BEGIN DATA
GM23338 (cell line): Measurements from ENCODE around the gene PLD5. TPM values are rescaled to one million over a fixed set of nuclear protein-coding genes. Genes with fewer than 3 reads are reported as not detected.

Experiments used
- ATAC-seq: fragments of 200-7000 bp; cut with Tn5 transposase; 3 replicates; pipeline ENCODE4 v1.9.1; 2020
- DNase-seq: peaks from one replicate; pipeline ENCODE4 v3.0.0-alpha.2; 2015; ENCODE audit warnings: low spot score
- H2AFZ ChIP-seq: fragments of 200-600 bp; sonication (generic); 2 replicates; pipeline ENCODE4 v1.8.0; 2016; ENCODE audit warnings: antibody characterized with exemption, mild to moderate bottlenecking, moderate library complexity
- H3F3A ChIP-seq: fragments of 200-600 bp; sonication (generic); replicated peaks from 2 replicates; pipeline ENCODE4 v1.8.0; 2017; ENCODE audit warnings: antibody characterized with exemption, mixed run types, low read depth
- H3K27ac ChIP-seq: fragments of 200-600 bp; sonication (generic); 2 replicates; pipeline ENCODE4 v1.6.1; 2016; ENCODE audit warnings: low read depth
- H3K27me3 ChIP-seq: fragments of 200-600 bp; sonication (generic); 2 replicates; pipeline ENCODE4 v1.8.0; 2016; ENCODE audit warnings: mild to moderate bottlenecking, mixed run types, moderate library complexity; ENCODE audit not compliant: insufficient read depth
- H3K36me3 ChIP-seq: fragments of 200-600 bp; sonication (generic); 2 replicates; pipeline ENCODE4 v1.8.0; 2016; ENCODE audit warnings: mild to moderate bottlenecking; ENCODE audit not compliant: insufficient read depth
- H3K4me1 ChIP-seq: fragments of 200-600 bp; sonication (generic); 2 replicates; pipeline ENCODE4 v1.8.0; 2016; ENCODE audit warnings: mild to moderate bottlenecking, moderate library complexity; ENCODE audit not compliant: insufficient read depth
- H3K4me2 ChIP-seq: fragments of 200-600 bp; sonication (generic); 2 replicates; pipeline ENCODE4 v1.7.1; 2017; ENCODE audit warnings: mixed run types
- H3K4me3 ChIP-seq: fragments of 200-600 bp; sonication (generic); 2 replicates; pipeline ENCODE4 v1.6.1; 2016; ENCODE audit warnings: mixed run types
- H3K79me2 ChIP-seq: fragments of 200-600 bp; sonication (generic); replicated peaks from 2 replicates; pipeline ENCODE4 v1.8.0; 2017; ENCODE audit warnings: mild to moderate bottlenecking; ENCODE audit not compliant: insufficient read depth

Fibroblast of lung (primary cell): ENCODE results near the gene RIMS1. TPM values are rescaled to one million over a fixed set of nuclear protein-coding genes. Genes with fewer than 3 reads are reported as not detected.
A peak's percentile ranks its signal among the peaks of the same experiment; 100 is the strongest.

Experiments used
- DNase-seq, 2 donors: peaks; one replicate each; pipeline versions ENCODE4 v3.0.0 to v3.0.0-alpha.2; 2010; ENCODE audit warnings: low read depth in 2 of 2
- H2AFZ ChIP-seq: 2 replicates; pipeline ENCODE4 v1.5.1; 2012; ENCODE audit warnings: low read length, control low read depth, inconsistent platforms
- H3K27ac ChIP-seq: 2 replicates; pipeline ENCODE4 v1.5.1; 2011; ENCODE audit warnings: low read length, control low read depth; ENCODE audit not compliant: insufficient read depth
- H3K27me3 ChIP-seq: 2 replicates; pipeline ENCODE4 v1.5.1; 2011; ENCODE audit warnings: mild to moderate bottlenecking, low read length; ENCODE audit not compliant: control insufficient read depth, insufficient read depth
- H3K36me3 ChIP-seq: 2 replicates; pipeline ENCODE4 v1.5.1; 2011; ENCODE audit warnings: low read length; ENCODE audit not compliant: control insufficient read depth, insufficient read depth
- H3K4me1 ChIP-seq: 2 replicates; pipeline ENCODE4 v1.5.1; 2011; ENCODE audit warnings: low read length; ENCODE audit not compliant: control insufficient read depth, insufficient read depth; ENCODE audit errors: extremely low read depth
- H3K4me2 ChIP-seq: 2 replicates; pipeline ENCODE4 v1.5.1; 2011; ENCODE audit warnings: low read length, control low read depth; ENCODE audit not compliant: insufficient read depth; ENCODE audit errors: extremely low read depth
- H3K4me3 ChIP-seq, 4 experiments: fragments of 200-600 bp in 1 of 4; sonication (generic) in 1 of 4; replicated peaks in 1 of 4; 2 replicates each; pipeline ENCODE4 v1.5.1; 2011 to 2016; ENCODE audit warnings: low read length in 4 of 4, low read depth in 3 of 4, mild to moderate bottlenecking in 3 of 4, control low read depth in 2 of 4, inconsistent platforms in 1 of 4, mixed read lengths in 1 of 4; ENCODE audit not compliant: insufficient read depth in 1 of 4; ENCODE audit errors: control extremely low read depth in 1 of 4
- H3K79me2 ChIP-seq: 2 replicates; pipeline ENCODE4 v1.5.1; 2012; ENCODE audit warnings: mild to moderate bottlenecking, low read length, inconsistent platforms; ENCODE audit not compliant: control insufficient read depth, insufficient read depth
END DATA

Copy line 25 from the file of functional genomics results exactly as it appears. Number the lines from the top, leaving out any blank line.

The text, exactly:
- H3K79me2 ChIP-seq: 2 replicates; pipeline ENCODE4 v1.5.1; 2012; ENCODE audit warnings: mild to moderate bottlenecking, low read length, inconsistent platforms; ENCODE audit not compliant: control insufficient read depth, insufficient read depth